In the UK, the academic year starts in early September and concludes in mid-July, but this does also vary depending on the school, as some may start earlier or later than others. There are 3 terms, with a break for Christmas, Easter, and the longer summer break. There are also regular bank holidays and other breaks which change depending on the year.
The winter term usually starts in the first week of September, and usually lasts for 13 weeks, with a week-long half-term break in the middle for most schools, ending in around the middle of January. Then, the spring term runs from early January to around the start of April, and the summer term from April to mid-July.
Do you have free periods at college?
The nature of most college courses in the UK means that they focus on independent study and research, expecting students to complete coursework, further reading and guided homework as well as general study outside of class. This is often provided for by free periods, which are scattered through the college week to give students time to prepare for lessons and exams in their own time.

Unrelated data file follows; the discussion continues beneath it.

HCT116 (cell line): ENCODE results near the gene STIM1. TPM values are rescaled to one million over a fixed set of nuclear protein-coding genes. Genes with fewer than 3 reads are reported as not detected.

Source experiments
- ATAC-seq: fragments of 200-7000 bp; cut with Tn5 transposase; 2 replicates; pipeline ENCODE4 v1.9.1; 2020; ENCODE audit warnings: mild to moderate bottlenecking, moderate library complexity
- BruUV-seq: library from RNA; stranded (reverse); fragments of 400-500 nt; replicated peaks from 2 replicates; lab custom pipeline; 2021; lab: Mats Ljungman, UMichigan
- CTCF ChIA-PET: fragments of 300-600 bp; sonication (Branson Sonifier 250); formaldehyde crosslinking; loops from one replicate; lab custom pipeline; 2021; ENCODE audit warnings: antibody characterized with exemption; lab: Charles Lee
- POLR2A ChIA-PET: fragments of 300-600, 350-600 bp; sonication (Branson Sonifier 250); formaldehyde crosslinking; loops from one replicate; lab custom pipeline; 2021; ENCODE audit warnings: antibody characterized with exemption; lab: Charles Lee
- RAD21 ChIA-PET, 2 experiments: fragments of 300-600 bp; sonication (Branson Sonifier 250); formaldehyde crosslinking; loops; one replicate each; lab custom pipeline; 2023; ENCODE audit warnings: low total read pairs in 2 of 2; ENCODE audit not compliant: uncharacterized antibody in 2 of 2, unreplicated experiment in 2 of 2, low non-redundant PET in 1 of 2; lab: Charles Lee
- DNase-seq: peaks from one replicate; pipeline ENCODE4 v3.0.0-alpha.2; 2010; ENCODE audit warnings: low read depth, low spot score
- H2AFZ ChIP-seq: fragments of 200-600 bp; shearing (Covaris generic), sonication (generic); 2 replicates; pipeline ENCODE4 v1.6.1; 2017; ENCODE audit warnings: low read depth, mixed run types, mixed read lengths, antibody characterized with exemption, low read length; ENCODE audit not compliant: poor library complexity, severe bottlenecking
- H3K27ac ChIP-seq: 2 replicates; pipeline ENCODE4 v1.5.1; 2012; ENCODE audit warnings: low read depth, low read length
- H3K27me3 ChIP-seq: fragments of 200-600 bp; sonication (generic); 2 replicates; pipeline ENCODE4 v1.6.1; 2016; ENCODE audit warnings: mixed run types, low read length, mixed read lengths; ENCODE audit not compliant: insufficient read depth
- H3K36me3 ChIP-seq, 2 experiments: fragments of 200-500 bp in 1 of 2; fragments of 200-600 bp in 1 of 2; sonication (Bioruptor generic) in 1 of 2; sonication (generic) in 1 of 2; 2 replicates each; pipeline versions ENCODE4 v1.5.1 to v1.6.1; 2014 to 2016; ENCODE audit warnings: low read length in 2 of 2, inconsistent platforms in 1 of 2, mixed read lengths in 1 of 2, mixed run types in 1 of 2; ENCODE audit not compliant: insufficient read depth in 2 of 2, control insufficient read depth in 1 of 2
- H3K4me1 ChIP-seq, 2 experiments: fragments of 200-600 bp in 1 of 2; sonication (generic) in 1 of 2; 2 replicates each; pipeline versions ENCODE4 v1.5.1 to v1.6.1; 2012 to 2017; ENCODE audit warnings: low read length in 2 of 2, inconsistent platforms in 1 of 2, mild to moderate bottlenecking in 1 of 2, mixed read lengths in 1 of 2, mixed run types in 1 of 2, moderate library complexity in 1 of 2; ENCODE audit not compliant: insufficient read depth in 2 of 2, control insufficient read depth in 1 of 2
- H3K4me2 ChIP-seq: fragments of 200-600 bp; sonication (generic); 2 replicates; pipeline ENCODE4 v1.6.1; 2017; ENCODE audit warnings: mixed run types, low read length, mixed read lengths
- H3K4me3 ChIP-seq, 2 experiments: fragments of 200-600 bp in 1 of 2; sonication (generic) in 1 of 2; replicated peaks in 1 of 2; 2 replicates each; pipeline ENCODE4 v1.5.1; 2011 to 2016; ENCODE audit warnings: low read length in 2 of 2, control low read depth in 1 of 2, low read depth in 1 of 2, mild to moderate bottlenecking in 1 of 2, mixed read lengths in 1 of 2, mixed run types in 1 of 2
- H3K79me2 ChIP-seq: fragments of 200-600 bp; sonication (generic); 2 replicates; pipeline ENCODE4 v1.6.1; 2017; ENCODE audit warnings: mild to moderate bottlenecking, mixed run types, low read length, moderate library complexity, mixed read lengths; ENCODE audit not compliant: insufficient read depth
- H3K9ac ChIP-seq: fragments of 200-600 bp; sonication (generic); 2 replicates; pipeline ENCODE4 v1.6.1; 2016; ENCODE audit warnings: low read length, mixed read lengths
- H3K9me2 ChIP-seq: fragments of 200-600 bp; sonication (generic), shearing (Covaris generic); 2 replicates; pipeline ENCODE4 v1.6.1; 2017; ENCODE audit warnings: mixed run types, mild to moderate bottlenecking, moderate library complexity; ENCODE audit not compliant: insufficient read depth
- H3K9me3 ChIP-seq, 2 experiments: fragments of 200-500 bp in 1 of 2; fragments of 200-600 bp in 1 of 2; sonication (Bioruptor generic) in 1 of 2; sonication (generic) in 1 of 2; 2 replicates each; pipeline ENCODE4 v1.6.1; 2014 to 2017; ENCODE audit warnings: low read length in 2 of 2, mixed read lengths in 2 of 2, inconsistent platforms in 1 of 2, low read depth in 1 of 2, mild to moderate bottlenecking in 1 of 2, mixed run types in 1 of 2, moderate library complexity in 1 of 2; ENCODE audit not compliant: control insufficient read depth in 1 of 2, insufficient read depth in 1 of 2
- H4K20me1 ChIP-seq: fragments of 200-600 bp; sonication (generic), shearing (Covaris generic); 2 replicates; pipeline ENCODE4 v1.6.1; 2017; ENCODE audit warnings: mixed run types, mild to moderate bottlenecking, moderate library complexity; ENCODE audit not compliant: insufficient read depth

Free periods are blocks of time where there are no lessons to attend, however students are usually expected to be completing work, study, or any other relevant task to their education.
Schools often require students to be in school during free periods, especially if they have multiple lessons per day. This is so they can then be sure that they will attend the rest of the lessons, and also have access to teachers for guidance if they need it. However, some students may be allowed to study at home or leave when they have a free period.
Free periods are a great resource during college, as the lower number of lessons means that students need to complete more work outside of lessons to stay on track and understand the difficult content. For helpful tips on getting the most out of your free periods, check out this WhatUni guide.